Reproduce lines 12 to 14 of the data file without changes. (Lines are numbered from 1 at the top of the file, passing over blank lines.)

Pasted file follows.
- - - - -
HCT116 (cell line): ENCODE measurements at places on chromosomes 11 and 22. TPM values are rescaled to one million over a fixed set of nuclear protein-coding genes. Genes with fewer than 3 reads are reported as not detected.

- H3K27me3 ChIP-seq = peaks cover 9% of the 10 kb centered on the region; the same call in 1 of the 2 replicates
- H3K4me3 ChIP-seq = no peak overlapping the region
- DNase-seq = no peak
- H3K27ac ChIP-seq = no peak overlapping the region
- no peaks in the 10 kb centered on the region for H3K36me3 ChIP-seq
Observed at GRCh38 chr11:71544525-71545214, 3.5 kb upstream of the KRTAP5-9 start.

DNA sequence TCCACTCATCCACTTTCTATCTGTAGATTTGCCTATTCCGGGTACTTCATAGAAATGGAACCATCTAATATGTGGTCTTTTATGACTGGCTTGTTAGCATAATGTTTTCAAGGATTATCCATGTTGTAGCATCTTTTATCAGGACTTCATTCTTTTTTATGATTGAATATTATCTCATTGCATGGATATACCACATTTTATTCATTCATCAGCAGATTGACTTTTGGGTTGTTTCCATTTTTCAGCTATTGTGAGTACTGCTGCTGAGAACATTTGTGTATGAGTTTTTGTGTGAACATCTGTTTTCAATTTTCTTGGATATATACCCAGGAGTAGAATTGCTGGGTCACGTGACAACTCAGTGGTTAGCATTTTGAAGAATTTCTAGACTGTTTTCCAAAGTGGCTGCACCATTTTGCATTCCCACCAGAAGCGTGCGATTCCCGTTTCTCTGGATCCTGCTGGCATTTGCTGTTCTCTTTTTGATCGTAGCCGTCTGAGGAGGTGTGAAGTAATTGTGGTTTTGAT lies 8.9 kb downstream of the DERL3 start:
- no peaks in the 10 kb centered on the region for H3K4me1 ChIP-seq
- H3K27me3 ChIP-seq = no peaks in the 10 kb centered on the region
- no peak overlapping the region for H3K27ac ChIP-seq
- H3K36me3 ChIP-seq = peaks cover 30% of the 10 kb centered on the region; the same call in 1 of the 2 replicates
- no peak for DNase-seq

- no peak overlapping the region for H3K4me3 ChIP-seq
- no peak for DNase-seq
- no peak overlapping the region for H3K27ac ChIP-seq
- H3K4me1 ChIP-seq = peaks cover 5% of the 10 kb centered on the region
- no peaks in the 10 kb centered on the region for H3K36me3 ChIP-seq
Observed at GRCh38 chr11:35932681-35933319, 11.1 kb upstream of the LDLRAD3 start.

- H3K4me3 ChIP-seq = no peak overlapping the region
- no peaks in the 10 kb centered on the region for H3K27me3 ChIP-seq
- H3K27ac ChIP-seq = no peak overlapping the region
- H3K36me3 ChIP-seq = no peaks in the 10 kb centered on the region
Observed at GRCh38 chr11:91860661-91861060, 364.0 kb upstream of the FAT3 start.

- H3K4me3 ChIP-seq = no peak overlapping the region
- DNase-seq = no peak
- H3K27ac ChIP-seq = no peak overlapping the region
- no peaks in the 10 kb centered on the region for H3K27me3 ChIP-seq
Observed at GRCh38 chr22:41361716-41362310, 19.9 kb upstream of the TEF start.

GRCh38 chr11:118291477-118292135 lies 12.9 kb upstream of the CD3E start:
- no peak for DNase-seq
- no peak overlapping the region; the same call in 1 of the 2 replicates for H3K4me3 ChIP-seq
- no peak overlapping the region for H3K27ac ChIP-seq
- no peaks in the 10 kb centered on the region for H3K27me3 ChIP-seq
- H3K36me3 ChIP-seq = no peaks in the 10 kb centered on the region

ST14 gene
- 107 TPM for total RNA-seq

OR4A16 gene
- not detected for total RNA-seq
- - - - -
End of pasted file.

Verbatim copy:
- H3K36me3 ChIP-seq = peaks cover 30% of the 10 kb centered on the region; the same call in 1 of the 2 replicates
- no peak for DNase-seq

- no peak overlapping the region for H3K4me3 ChIP-seq